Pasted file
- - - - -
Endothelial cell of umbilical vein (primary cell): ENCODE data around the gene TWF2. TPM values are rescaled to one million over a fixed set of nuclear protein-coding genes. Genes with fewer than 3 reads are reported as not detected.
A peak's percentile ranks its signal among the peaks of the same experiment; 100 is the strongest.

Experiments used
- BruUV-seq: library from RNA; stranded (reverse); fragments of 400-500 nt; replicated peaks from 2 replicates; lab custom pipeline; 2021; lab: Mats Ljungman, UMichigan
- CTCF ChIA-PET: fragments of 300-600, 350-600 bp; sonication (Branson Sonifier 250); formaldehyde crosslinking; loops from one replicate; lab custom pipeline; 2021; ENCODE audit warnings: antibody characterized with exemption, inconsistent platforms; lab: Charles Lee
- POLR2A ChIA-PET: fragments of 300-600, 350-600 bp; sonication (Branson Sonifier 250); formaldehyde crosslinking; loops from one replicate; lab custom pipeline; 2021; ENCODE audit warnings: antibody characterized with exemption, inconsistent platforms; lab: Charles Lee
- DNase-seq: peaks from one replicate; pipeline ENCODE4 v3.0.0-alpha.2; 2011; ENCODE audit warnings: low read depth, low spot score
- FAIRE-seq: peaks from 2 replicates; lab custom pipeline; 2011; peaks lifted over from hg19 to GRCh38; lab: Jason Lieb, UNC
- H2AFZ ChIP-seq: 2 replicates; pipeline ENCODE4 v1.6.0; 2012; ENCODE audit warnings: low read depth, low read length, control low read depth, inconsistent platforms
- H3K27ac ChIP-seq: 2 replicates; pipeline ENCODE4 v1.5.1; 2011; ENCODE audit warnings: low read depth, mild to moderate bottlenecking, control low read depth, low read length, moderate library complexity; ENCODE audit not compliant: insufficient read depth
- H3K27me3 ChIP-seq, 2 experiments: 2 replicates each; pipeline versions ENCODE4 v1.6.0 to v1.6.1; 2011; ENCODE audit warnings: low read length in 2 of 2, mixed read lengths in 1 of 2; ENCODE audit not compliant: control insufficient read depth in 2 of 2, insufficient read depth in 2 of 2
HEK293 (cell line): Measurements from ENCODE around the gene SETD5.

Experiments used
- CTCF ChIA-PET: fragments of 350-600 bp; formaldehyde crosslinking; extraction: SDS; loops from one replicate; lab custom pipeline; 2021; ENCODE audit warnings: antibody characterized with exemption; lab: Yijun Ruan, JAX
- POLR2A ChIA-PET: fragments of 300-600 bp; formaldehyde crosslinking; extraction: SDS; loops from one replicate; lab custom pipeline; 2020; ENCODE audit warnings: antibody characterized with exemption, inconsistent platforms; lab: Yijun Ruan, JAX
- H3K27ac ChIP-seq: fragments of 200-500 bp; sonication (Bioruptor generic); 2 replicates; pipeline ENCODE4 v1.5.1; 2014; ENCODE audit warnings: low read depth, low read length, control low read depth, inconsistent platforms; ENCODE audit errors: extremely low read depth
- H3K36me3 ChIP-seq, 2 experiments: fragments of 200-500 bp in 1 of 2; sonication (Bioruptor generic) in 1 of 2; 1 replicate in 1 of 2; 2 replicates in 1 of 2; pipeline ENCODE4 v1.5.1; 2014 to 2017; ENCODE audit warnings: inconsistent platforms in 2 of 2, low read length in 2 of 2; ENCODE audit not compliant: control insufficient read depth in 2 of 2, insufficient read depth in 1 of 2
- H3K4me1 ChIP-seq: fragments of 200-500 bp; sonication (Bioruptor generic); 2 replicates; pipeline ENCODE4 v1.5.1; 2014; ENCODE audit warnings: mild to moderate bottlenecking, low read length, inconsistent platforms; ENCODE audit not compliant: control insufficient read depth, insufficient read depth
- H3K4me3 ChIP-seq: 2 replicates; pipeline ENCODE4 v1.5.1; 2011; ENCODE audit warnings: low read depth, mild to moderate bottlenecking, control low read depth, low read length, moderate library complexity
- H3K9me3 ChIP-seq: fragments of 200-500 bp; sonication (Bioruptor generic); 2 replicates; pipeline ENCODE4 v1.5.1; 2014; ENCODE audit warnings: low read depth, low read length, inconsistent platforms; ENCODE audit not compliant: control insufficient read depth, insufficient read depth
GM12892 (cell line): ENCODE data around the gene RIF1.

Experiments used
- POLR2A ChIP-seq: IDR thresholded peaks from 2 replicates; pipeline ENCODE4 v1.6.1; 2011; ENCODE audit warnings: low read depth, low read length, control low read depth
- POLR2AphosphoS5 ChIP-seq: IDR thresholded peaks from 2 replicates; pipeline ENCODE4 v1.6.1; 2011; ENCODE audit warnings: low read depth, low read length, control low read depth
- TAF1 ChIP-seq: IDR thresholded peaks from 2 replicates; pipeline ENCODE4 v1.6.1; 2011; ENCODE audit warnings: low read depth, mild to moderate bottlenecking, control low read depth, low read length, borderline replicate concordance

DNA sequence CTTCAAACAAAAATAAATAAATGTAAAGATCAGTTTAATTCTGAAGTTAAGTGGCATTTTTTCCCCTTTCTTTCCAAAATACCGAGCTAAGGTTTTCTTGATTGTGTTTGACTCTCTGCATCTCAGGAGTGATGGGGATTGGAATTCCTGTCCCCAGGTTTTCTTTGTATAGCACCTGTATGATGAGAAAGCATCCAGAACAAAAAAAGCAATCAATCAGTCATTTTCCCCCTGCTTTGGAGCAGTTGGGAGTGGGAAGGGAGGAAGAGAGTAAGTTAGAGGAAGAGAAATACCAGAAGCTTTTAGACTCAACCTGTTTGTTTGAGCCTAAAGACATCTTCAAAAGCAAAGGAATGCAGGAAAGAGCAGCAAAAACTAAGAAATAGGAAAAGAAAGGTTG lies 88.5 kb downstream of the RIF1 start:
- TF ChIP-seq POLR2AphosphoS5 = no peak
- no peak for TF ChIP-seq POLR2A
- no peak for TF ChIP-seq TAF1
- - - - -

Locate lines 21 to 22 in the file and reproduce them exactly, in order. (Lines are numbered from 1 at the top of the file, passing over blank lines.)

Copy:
GM12892 (cell line): ENCODE data around the gene RIF1.

Experiments used